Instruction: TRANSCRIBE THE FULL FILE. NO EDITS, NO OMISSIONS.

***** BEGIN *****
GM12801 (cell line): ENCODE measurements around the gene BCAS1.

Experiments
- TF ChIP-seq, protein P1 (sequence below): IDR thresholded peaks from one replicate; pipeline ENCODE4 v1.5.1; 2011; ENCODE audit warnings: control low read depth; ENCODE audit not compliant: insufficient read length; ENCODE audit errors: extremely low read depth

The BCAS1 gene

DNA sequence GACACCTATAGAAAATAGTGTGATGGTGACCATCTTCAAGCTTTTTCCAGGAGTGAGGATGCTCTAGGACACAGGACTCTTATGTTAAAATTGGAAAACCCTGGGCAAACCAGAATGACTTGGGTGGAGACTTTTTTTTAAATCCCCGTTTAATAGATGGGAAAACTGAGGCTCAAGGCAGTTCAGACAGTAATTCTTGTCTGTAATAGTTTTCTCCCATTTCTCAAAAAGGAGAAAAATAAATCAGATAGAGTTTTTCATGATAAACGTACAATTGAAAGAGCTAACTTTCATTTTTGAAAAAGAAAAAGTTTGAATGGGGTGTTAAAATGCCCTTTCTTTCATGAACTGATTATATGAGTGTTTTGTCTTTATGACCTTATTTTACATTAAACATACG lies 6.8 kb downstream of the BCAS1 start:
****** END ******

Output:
GM12801 (cell line): ENCODE measurements around the gene BCAS1.

Experiments
- TF ChIP-seq, protein P1 (sequence below): IDR thresholded peaks from one replicate; pipeline ENCODE4 v1.5.1; 2011; ENCODE audit warnings: control low read depth; ENCODE audit not compliant: insufficient read length; ENCODE audit errors: extremely low read depth

The BCAS1 gene

DNA sequence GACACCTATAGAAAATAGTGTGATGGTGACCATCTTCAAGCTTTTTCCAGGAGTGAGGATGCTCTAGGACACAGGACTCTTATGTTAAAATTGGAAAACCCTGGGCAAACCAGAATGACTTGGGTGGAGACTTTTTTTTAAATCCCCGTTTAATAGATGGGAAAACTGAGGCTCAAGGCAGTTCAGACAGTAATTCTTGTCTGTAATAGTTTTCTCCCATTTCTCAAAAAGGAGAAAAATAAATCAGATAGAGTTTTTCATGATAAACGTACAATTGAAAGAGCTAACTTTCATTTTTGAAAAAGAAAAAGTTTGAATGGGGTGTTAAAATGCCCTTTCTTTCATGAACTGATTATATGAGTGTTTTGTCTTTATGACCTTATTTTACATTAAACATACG lies 6.8 kb downstream of the BCAS1 start: